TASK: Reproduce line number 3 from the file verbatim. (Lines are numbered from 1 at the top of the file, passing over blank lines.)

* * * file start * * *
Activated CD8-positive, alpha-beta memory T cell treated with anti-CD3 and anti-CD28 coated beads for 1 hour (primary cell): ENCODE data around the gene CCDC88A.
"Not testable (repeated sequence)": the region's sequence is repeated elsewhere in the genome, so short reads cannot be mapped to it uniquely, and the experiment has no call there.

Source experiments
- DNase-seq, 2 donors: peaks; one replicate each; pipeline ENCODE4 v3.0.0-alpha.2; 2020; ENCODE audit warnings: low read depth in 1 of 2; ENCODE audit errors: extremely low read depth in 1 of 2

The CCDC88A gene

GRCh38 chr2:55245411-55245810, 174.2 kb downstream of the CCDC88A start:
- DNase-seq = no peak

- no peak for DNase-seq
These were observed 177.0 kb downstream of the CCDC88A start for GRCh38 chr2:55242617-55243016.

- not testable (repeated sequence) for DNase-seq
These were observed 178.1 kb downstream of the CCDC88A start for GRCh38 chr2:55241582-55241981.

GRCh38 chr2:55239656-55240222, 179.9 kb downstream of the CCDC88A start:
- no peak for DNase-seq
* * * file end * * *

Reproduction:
Source experiments